Should gay marriage be recognised by law? If the answer is yes, then we should also consider abolishing the law against marriages of prohibited relationships. A member of the opposition team in the last Human Rights Debate put forward this argument: If we allow gay marriages to be legalised because love is a matter between two persons, what happens if a parent falls in love with his/her biological child? A brother falls in love with his sister or another brother? A man falls in love with his dog?

Jesus loved the sinners although he did not approve of the sins. Likewise, we who seek to follow in his steps should do the same. Therefore, I will give my support to the UN declaration calling for an end to the practice of criminalising and punishing the people for their sexual orientation. It does not mean that I approve of homosexuality or any sexual immorality. I will treat the person with as much respect as I want others to do the same to me. It can be a struggle but I will try. If anyone asks me whether homosexuality is a sin, I am afraid I have to tell the truth.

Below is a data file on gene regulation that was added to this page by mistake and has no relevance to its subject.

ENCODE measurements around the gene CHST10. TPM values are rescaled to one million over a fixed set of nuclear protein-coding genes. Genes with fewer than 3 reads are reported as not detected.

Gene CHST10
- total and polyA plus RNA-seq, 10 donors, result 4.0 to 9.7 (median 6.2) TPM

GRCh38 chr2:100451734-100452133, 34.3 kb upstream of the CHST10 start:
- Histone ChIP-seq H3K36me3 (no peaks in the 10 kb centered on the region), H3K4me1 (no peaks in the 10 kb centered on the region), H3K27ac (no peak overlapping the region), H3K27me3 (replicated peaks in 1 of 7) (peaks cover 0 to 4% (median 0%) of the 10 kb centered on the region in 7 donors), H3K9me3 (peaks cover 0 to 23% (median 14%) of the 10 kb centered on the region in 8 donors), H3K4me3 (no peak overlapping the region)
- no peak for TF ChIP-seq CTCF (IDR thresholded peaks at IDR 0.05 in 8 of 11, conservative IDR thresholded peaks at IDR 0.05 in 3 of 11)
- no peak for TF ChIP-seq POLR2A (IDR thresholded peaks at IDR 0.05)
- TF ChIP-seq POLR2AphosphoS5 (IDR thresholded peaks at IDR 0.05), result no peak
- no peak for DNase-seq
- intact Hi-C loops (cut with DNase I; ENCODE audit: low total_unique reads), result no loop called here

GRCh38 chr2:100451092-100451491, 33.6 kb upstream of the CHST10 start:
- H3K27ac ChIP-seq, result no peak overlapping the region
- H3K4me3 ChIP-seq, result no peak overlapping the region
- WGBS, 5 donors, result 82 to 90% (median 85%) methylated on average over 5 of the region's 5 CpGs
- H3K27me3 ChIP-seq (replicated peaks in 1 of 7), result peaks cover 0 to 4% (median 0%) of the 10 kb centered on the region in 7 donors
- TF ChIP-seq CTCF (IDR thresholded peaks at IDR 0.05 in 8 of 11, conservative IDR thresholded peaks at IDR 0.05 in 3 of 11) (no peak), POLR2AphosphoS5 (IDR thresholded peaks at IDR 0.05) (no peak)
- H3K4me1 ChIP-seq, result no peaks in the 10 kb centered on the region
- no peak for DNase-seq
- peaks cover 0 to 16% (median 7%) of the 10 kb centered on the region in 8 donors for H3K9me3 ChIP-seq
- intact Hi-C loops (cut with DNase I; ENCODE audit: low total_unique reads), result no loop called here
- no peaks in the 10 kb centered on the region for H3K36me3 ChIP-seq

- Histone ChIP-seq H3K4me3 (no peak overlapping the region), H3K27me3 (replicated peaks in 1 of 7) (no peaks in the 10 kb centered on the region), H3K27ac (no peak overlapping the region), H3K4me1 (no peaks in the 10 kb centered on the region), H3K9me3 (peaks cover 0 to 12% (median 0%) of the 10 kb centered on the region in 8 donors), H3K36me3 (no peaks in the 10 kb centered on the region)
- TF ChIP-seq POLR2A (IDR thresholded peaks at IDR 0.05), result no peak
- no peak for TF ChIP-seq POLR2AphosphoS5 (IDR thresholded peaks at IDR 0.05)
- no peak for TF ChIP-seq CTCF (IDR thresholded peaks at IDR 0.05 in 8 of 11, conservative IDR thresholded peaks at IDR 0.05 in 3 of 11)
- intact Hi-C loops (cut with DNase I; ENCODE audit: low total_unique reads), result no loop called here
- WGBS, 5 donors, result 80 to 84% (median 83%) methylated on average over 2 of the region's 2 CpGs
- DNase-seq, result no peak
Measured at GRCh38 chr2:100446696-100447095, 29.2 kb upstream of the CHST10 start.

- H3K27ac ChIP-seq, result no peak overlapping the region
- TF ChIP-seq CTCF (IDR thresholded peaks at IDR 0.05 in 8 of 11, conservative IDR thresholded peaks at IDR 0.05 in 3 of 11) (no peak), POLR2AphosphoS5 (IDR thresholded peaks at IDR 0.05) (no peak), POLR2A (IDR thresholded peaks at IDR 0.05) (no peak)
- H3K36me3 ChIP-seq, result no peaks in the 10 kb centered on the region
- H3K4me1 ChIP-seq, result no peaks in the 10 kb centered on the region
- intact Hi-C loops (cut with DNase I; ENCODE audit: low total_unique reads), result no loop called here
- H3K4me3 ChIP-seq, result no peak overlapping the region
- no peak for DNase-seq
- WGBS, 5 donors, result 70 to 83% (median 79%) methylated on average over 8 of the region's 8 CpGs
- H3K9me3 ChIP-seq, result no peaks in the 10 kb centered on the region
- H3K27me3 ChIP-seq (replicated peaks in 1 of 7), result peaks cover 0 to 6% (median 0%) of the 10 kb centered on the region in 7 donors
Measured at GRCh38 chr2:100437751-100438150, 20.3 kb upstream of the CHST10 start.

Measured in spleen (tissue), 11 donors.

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Posted on 5 January 2009. You can follow any responses to this entry through the RSS 2.0.

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6 Responses to Homosexuality & Rainforest Destruction

  1. Joel

    Its just like how a school coach can again and again penalize the a schoolboy for not taking part in morning jogs because he is asthmatic. Its time we channel these frivolous and irrational disapprovals towards something more real.